It’s humid, hot and sticky out—keep your tresses tame in a casual and chic up-do.
Although we love a good topknot and fishtail braid, we’re looking for something a little more advanced. These three hairstyles aren’t for the braiding beginner—but if you’re up for the challenge, check out our step-by-step photo tutorial below.
A few things to keep in mind before you get started: Most braids are best achieved with day-after-wash hair (a good excuse to skip that morning shampoo). Later, after styling, you can apply shine products to freshen up your locks. Have all the supplies you’ll need (comb, bobby pins, hair elastics, gel) laid out in front of you. And a double-sided mirror makes all the difference!
For all you first-time braiders, start out with this style—it’s easy to learn, but will make you feel like a braiding pro. A very ladylike look, this updated Heidi braid resembles the Victorian-esque rolled hairstyles of the 1940′s.
1. Part hair down the middle and separate into two sections. On one side, take the front section of hair from the ear to the hairline (remember this is a half up half down look).
2. Hold hair at roots and begin to twist forward toward the hairline. Continue the twist moving your hands up and away from you head.
3. Secure the twist temporarily with a clip on top of the head at the center part. Repeat these steps on the other side.
4. Take the end of one twist and continue twisting the hair. Loop the section around and pin on front twist loop of the opposite side (it should resemble a figure eight).
5. Tuck the ends behind the clip and pin. Repeat this step on the other side.
6. Remove temporary clip and pin the rest of the twist. Pin hair from the hairline toward the twist, and from the crown toward the twists. When pinning the twists themselves, push pins in the opposite direction than the hair is twisted for a better hold. Hair spray is a must for this look!
Braids will crisscross at the nape of your neck rather than at the top of your head.
1. Begin by dividing your hair into two equal sections. If you prefer a side part at the front of your hairline, make sure the part is centered from the crown of the head to the nape of the neck. Tie one side with a rubber band to keep it out of the way while you begin braiding the other side.
2. Take three small pieces from the front of the section and begin to French braid following the hairline down toward the ear.
3. When the braid reaches the ear you will need to switch your hands so that you are braiding from the back of the head. Continue the braid from the ear to the nape of the neck by slowly adding pieces from the crown and back of the head. Make sure each section that is added lays flat on the head until it is added to the braid.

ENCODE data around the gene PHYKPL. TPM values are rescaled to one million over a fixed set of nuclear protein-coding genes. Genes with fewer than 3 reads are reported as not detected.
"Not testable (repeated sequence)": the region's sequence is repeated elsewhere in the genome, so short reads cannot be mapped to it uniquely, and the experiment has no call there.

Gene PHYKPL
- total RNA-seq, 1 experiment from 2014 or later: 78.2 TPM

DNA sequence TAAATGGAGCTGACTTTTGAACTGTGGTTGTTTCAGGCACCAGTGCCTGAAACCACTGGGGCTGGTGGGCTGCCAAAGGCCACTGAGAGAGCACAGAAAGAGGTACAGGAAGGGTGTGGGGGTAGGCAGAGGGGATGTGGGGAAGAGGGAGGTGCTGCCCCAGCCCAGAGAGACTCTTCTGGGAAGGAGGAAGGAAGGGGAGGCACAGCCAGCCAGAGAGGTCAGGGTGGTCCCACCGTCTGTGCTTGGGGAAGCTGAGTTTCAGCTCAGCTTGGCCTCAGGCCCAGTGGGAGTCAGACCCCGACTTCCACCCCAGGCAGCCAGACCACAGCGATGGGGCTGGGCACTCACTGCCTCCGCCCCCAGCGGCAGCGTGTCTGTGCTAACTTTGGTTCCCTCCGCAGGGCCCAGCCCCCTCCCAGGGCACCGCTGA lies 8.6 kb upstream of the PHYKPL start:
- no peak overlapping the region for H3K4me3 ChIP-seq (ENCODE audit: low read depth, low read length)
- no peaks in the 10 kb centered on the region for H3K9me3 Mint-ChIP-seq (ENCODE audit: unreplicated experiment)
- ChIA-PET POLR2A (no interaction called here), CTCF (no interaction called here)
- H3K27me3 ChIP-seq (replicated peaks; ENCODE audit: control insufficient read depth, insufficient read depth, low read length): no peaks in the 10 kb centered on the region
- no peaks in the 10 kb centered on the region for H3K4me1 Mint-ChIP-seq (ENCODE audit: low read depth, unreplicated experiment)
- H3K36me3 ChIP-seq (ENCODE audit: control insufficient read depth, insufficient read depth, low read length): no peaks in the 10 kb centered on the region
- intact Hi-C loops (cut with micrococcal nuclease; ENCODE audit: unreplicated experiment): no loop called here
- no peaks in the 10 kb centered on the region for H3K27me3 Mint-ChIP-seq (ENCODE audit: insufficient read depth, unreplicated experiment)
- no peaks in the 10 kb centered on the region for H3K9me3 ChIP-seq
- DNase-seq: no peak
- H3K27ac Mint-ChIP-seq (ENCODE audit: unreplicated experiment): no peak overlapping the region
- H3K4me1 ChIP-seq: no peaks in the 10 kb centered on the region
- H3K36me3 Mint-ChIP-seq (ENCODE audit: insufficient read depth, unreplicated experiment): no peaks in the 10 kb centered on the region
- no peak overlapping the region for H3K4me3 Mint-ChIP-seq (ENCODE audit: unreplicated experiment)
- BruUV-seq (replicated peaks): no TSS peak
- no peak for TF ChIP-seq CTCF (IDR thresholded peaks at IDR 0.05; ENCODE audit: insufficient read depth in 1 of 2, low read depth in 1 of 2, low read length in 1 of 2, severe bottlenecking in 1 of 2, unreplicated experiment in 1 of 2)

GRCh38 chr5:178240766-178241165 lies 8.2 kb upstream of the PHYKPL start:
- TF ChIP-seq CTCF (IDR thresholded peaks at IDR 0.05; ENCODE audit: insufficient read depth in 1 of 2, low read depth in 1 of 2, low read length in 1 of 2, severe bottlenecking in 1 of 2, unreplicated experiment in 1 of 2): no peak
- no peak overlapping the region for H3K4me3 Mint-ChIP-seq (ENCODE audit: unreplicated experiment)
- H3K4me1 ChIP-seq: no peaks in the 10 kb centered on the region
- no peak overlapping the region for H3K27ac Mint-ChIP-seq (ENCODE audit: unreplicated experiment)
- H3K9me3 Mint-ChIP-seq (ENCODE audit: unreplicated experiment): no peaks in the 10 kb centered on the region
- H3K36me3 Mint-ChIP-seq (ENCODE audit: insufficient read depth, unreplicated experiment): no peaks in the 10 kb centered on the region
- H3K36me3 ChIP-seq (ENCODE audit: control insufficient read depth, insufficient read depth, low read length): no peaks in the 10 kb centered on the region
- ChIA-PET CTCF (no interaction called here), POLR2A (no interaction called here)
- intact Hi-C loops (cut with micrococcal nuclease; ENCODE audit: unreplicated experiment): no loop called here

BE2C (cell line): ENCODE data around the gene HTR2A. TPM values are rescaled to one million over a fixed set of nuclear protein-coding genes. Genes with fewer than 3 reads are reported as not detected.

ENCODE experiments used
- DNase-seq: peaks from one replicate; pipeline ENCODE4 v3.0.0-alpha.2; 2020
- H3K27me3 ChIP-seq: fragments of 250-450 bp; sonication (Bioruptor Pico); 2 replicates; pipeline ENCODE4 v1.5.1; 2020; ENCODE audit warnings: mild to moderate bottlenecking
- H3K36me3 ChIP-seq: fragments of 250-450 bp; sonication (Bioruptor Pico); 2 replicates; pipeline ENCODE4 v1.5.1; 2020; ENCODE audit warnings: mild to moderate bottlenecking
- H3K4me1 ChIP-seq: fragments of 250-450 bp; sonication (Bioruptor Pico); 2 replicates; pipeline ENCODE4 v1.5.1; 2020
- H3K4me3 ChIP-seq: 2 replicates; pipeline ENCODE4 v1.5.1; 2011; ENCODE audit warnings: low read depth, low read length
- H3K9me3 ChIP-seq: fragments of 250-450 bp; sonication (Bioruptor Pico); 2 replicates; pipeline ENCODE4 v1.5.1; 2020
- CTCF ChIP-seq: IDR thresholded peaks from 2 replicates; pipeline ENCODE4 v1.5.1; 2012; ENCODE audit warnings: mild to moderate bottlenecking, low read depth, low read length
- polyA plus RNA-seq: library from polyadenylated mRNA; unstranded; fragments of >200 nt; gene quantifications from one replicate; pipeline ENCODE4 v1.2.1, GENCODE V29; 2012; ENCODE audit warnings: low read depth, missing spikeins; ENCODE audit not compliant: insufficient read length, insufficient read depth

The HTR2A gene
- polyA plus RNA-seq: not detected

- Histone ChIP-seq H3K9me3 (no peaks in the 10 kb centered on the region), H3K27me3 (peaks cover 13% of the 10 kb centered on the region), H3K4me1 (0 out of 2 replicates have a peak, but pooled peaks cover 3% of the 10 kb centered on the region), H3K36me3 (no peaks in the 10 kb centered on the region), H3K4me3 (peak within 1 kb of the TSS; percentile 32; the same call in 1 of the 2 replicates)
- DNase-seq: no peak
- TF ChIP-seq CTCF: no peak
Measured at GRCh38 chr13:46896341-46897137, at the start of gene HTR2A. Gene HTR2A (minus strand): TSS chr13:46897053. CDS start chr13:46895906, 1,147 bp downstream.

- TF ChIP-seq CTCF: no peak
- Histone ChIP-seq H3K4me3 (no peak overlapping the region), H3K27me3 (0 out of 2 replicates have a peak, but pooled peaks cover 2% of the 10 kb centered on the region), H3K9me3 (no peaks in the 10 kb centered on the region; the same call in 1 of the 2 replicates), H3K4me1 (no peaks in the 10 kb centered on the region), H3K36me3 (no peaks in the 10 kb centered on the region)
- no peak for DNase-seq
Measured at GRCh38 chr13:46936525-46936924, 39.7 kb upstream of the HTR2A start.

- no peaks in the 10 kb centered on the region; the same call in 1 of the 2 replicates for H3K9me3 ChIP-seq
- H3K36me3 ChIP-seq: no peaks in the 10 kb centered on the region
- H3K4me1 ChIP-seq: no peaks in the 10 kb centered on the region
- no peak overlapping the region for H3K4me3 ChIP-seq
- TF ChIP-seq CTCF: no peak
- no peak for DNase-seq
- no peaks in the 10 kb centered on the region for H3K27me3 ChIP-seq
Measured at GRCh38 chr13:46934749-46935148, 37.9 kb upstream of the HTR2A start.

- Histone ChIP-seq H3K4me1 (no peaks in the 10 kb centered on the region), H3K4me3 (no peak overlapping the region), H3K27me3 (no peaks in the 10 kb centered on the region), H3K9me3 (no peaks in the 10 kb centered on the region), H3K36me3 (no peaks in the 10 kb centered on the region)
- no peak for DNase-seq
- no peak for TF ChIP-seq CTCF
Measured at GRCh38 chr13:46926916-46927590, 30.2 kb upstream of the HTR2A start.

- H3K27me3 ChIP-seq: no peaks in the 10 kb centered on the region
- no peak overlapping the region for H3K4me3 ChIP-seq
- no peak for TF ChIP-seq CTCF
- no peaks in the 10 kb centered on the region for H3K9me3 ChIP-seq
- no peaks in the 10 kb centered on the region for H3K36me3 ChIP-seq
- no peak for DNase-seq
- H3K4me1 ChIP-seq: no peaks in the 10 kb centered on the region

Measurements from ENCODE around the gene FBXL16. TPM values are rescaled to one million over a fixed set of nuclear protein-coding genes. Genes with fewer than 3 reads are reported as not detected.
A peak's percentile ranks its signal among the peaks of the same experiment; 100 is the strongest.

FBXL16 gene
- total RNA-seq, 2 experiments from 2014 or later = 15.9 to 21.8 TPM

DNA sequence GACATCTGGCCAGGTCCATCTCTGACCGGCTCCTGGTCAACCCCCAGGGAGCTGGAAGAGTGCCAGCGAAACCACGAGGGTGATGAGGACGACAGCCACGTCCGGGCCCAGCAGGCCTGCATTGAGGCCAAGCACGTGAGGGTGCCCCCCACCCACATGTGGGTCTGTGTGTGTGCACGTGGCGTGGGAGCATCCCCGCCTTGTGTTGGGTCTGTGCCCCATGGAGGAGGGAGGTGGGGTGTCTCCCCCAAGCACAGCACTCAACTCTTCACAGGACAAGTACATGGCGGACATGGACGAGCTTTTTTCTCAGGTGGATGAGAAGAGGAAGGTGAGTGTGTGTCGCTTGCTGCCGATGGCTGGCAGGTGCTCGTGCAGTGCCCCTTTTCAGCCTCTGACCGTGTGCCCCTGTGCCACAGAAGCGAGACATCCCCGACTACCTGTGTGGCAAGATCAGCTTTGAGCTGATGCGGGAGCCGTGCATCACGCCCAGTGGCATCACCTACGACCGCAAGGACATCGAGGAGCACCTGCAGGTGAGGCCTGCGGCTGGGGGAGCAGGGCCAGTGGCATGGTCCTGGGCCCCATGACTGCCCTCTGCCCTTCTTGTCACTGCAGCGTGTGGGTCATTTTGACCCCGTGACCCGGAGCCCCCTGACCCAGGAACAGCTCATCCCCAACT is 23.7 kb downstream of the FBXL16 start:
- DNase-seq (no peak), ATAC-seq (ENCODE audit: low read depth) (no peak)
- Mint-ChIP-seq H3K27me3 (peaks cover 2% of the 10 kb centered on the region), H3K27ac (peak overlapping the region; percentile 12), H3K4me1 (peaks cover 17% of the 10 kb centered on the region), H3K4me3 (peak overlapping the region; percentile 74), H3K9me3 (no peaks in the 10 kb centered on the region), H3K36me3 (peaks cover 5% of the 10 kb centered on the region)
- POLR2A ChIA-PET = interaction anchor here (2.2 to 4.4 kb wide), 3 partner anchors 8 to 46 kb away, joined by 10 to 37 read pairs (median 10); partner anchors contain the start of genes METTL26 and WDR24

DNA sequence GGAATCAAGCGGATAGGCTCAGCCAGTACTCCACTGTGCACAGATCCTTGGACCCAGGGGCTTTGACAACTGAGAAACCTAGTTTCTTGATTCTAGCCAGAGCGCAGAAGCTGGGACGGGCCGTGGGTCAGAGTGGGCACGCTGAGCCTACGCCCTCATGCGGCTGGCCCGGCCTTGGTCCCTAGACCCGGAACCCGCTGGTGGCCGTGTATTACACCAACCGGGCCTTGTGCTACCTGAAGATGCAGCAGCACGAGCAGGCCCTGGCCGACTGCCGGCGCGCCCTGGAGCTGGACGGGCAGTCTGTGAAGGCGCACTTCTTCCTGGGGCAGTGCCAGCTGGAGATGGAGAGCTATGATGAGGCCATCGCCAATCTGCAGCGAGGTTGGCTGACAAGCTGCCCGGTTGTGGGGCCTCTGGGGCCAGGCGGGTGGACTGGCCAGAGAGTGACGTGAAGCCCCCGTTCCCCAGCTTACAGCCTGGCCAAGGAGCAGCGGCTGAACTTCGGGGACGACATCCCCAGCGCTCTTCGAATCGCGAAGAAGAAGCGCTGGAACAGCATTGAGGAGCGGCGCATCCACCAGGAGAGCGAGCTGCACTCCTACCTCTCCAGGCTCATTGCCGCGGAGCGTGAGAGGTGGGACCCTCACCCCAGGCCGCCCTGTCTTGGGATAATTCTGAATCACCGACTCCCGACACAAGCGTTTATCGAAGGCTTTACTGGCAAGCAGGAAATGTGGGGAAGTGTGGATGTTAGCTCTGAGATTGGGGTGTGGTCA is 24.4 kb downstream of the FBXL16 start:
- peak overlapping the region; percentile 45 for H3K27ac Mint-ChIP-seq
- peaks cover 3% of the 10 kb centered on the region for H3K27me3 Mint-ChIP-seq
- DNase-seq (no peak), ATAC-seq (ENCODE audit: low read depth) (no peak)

4. Once the braid has reached the nape of the neck and all the hair from the first section has been added, continue braiding to the desired end and secure with a small (preferably clear) elastic.
5. Check to make sure that no pieces of hair from the other section were added to the braid and that the part is still in place.
6. Repeat these steps on the other side.
7. Once the braid has reached the ear continue the braid slightly north of the nape of the neck. When all the hair has been added to the braid, it should sit just above the braid from the first side. Take the end of the second braid and place it on the front of the first braid, tuck it slightly behind or inside the front braid. Secure with bobby pins.
8. Repeat step 7. Place the end of the first braid on the front of the second braid and secure with pins.
9. Pin braids by adding pins in the same direction of the braid (from the crown of the head out toward the hairline). Use lots of hair spray and voilà!
Also known as the shave and side swoop. The end result is a faux side-shave look, with lots of volume and hair on the right side. To further emphasize the look, add hair gel to the left side to keep hair slick and close to the head.
1. Begin with an extreme side part. Add desired volume to the roots at the front of the swoop and keep this section near the front of the face. The hair should sit on your shoulders in three sections (one on the front right shoulder, one on the left and one on the back).
2. Take three pieces of hair from the side of the head with less hair (opposite of the swoop) and close to the hairline.
3. Begin braiding by adding sections of hair from underneath the braid (rather than on top of the braid). Each “cross” will be made by going under the other sections of hair. If you are familiar with regular French braiding, this is just the inverse. It might feel strange at first but you’ll get the hang of it!
4. Continue the braid down the hairline toward the nape of the neck. Once you’ve braided the first section, you will need to switch your hand position to braid the hair at the back of the head.
5. Once the braid reaches your right ear, only the front swoop section of hair should remain. Switch your grip again so that the braid is sitting on the right shoulder—it will feel like you are bringing the hair over (not under).
6. Add pieces from the back of the section of hair that remains, and work your way forward so that the last piece is the very front of the swoop. You may even leave the very front piece of the swoop out. Braid to the end and finish with a small hair elastic.
Click through the step-by-steph photo galleries below
Braiding and styling by Hester Hodde; Photos by Chris New